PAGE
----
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Pcb not working?

Discussion in 'Troubleshooting and Repair' started by Stevehawk, May 31, 2018.

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  1. Stevehawk


    May 31, 2018
    E3BDC090-9AE0-41F3-B008-AAD51CE1EB99.jpeg Hello, i am new to this and was hoping for some information. This is actually a picture of a super nintendo video game that is not working. I checked continuity and everywhere seems good except where there are these black marks in the trace. The marks i am referring to are located just above the 7th and 10th fingers from the left. Is this why the game isnt working? Is it easily fixed? I would like to avoid wires or anything messy as this game is very valuable. Thanks for all of your help!
  2. Bluejets


    Oct 5, 2014
    Looks very much like tracks are blown.
    You can be sure this sort of thing doesn't just happen on it's own and there will be an underlying cause you will have to find.
    Fixing fine traces like this and indeed finding what caused the problem is not for an amature as you will do more harm than good.
    Suggest that if it is as valuable to you as you say, take it to somone who knows what they are doing.
    darren adcock likes this.
  3. 73's de Edd

    73's de Edd

    Aug 21, 2015
    Sir Stevehawk . . . . .

    If those are being black spots where the foil path has vaporized at those points, there is some serious power passing in that circuitry in order to do that, and a fault somewhere within the power loop.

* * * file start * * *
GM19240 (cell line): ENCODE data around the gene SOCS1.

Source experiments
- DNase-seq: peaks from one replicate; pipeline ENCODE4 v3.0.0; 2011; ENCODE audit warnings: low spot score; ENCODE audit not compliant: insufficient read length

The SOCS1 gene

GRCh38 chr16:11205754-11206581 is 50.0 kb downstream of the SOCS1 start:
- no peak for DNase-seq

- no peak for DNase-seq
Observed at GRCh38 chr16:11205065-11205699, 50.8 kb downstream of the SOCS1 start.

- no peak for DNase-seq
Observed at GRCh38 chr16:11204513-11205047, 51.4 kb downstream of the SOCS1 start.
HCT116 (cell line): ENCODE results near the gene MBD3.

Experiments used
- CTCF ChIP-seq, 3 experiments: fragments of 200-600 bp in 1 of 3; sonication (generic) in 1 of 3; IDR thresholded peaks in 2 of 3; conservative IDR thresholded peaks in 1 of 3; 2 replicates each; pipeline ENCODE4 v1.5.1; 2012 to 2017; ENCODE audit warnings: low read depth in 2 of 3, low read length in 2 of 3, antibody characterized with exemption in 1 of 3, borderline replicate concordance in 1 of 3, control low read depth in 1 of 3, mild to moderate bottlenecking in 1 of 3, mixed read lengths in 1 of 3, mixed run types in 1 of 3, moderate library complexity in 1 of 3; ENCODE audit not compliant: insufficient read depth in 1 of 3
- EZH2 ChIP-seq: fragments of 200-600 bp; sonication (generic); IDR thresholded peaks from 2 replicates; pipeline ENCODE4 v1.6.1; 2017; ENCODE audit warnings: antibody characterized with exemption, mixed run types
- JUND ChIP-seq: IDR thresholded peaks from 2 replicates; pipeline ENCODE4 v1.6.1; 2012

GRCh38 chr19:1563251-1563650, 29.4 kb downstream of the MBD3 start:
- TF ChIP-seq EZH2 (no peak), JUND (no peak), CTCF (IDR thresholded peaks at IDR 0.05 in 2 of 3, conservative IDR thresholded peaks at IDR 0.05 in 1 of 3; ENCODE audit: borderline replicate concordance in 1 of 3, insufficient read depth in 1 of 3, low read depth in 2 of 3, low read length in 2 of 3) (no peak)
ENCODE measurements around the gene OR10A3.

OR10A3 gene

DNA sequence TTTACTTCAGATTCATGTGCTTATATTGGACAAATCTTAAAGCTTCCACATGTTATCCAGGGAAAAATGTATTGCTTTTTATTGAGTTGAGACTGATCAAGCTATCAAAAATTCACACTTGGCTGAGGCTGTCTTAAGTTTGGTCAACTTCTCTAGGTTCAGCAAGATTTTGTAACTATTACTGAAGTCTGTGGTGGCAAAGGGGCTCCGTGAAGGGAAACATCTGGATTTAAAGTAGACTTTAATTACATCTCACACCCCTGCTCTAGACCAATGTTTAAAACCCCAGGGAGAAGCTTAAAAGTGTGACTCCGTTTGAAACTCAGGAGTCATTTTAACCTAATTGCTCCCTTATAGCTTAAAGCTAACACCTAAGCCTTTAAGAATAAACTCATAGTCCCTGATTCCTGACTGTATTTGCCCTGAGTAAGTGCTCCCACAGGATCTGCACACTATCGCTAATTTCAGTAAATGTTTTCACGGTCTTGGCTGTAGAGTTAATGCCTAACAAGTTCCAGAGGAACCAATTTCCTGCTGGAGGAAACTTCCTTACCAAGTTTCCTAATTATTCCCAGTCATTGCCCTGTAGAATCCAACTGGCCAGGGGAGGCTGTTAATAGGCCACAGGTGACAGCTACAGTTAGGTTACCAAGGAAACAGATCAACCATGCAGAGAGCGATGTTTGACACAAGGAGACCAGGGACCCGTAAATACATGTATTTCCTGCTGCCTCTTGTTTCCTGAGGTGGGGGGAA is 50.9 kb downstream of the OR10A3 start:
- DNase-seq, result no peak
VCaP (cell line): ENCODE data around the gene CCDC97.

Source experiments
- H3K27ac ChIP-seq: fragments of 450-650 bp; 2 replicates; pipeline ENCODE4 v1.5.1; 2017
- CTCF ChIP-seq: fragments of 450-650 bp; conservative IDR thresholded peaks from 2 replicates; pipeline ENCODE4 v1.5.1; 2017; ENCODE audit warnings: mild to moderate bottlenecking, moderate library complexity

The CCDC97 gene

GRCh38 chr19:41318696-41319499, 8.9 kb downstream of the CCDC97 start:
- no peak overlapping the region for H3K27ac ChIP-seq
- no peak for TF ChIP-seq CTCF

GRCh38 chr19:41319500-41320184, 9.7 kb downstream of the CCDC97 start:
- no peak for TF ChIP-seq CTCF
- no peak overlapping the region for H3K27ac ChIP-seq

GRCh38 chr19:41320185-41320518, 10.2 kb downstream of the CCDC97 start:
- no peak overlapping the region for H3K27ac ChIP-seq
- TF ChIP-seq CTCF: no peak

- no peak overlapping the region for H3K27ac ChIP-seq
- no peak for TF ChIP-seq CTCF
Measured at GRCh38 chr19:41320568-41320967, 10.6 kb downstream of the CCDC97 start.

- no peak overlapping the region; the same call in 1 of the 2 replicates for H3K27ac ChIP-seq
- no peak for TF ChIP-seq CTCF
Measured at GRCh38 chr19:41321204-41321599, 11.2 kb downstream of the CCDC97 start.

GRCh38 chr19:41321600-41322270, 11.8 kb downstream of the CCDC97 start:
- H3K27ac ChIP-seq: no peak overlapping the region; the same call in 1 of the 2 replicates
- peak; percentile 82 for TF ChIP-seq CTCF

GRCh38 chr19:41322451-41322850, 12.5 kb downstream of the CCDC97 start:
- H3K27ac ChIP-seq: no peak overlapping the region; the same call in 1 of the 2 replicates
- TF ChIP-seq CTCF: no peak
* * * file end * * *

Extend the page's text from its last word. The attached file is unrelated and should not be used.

Take DVM in hand and turn it on and place in its lowest ohms mode . . .low range . . if not being an auto ranging unit.
    Then note the display of an open circuit, then short the probes together to confirm how it displays a shorted connection.
    Then scrape enough of the green conformal coating from the RED and BLUE top X marks, until you see shiny copper to probe to . Then test between the associative RED and BLUE X's to confirm if there is being an open circuit at the black gaps..

    PCB . . . . .

    73's de Edd
    Last edited: May 31, 2018
  4. hevans1944

    hevans1944 Hop - AC8NS

    Jun 21, 2012
    Back in the day, we routinely repaired damaged circuit board traces with insulated, solid, 30 AWG wire-wrap wire. Short breaks could be repaired with uninsulated lengths of stripped wire, and longer breaks (like an entire track vaporized!) could require 24 AWG solid wire and also a spot or two of glue to hold the repair in place against the board.

    In either case, you need to clean the ends of the remaining traces down to bare copper, as @73's de Edd mentioned in his post #3, and tin them with solder before "tacking" the repair wire in place. But the main thing you need to know is WHY the traces failed. You absolutely must find and fix that problem FIRST, as @Bluejets mentioned in his post #2.
  5. kellys_eye


    Jun 25, 2010
    have you got a bigger picture of the whole board?

    The pinout of the SNES cartridge (which is what I assume we're looking at?) doesn't have any corresponding connection details that might indicate HOW the fault occurred.

    I might have expected a 'fault' on the power lines for one reason or another but if the fault is on a data or address line (which these appear to be) then you're in for a nasty surprise......
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